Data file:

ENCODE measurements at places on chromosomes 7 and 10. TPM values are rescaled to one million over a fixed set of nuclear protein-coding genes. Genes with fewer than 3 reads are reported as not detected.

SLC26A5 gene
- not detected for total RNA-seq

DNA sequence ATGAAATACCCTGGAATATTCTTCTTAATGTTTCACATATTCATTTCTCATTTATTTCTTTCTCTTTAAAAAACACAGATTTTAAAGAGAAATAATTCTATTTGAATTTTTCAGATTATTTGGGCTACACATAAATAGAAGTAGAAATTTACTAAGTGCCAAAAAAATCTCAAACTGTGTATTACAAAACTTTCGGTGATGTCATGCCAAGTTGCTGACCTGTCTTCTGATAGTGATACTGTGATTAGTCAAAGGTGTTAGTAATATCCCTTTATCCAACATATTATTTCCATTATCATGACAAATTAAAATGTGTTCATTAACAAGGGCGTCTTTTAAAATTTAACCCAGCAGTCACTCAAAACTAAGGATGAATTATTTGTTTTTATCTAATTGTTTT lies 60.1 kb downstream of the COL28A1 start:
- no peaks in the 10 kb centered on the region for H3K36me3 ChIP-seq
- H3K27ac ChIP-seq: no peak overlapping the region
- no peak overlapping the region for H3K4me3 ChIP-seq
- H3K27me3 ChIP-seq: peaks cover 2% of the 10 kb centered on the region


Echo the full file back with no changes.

ENCODE measurements at places on chromosomes 7 and 10. TPM values are rescaled to one million over a fixed set of nuclear protein-coding genes. Genes with fewer than 3 reads are reported as not detected.

SLC26A5 gene
- not detected for total RNA-seq

DNA sequence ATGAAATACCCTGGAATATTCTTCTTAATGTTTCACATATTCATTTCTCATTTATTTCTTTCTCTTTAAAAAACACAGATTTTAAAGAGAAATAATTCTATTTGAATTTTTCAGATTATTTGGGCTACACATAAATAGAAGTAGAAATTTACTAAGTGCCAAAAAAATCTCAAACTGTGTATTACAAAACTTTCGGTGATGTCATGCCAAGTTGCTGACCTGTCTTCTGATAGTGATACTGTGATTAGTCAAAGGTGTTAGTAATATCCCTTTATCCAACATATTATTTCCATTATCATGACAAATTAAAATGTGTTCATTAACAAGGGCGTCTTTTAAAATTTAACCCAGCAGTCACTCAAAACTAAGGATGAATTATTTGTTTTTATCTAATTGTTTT lies 60.1 kb downstream of the COL28A1 start:
- no peaks in the 10 kb centered on the region for H3K36me3 ChIP-seq
- H3K27ac ChIP-seq: no peak overlapping the region
- no peak overlapping the region for H3K4me3 ChIP-seq
- H3K27me3 ChIP-seq: peaks cover 2% of the 10 kb centered on the region